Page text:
Professor of Chemistry Mark Nussbaum’s sabbatical at Colorado State University allowed him to hike outdoors in the Rocky Mountains almost every weekend — some of the same types of environments where his research devices may someday be used.
Nussbaum performed analytical chemistry research in the area of microfluidics in Charles Henry’s lab, the chair of the department of chemistry at Colorado State University, alongside Henry’s group of 20 graduate students.
“Dr. Nussbaum is the third faculty member in 15 years that has done a sabbatical with me,” Henry said in an email. “I also typically have one to three visiting grad students from universities around the world. While Mark was in the lab, there were students from Brazil and Thailand.”
Nussbaum reached out to Henry, who said he has been actively researching in the field of microfluidics since 1998, after Nussbaum had familiarized himself with Henry’s work.
Microfluidics consists of developing small devices for transporting and mixing small amounts of solutions in order to find any chemical signal that would indicate the presence of a chemical marker of interest. These devices have numerous purposes.
“The goal is to make devices that people can use outside of a laboratory setting so that there is something you can more easily take into a third-world country or a rural place, so that you can do environmental or medical diagnostic testing,” Nussbaum said.
Nussbaum worked in two areas of microfluidics: paper-based and small plastic devices. The former, also referred to as a lab-on-a-chip, resembles an electronic chip equipped with channels for chemical reactions to occur. A desired sample is added, whether it be blood, urine, or water, and a color change or other indicator denotes that a key diagnostic marker like a specific protein, small molecule, or metal ion is present in the sample.
“You can imagine something like litmus paper, but much more sophisticated,” Nussbaum said. “You can modify the paper by putting channels directing where liquid will flow and mix. One easy way to do that is through wax printing.”
Wax printing involves placing thicker paper into what looks like a standard computer printer, which then prints designs with wax rather than ink. The wax then sinks through the paper when exposed to heat, creating a 3‑D barrier to water or another aqueous solution of chemical or biological reagents.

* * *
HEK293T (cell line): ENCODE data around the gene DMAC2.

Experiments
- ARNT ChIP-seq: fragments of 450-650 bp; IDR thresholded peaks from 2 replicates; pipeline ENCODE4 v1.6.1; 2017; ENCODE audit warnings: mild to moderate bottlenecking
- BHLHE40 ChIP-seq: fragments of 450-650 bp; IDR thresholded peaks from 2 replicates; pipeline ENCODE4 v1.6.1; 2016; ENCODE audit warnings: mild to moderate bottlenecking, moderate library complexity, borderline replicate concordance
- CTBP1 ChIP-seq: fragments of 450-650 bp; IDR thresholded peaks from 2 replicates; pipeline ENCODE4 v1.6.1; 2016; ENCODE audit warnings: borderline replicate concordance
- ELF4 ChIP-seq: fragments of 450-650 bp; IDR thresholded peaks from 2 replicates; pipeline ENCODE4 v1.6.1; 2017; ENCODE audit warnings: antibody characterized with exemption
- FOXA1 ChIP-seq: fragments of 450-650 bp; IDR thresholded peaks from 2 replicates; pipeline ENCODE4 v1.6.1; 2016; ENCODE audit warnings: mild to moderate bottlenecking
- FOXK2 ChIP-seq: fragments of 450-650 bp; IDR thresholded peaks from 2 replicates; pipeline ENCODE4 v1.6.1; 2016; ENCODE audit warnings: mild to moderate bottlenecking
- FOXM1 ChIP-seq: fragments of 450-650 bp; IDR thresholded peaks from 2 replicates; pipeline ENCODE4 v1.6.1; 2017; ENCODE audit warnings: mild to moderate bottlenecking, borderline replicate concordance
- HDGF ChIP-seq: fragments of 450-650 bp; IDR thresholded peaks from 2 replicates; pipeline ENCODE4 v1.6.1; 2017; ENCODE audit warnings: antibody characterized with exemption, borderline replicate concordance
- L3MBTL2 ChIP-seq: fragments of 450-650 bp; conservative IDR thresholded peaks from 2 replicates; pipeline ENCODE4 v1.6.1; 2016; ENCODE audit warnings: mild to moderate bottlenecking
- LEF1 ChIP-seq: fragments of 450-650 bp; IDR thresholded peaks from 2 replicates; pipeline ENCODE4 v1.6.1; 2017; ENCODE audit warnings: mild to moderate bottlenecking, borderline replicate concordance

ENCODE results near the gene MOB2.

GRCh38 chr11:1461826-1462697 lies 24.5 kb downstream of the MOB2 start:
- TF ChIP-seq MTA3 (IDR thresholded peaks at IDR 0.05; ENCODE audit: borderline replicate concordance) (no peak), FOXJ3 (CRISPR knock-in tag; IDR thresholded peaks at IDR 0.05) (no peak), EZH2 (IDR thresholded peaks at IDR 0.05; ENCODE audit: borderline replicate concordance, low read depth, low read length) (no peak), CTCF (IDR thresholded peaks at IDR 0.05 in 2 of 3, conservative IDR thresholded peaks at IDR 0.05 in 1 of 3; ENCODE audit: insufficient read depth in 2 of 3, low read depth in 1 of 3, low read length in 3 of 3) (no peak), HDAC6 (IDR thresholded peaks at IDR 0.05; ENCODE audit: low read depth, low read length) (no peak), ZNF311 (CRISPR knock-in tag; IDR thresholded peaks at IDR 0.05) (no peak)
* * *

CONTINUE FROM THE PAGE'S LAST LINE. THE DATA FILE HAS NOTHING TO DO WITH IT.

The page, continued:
Nussbaum said Henry’s research group is doing a lot with paper-based microfluidics, primarily as a way of testing for markers of certain diseases or looking for environmental contaminants in water or air using the devices.
“There are some diseases that are especially prevalent in third-world countries that could be more easily diagnosed if the patients had access to lab facilities to do chemical diagnostic tests,” Nussbaum said. “Instead of having the space available, it would be easier to make some of these small devices and have them available to diagnose diseases like salmonella or other bacterial infections.”
Nussbaum also said there can be problems with paper-based microfluidics: Solutions don’t always mix quickly on paper, and the devices are less reproducible than desired. In response to these challenges, he also helped develop some small plastic devices made using 3‑D printing.
“You could put a solution in one part of the device and then flip it over so that the fluids would mix instantaneously, so you would have a lot of simultaneous mixing of solutions,” Nussbaum said. “We call it ‘mix-bricks,’ kind of like Legos you would make solutions in and then attach together to improve mixing.”
This was not the first or last time Nussbaum will work with microfluidics, he said. Nusbaum did some microfluidics research using different materials during his last sabbatical at Ireland University College Cork, and said he plans to guide some of his students at Hillsdale in implementing their own research using microfluidics with these new techniques.
Dean of Natural Sciences Christopher Van Orman said it is important for professors to go on sabbatical for this very reason, and said some of his own sabbaticals included traveling both to the University of Michigan and the Stanford Synchrotron Radiation Laboratory.
“Sabbaticals help to maintain the quality of education that is provided to our students,” Van Orman said.
Nussbaum said he will write an article based on his fall research and plans to continue collaborating with Henry in the future.
Nussbaum said development with microfluidic devices as a means for diagnosing disease is still in its earliest stages. He said it is hard to develop something simple and inexpensive when conditions like poor water quality or heat could make it hard for a device to be effective.
There are existing devices used, such as test kits for testing water pollutants, but the prototypes from some companies are not as user-friendly.
“If it involves beakers, it isn’t quite what we want,” Nussbaum said. “We want something simpler.”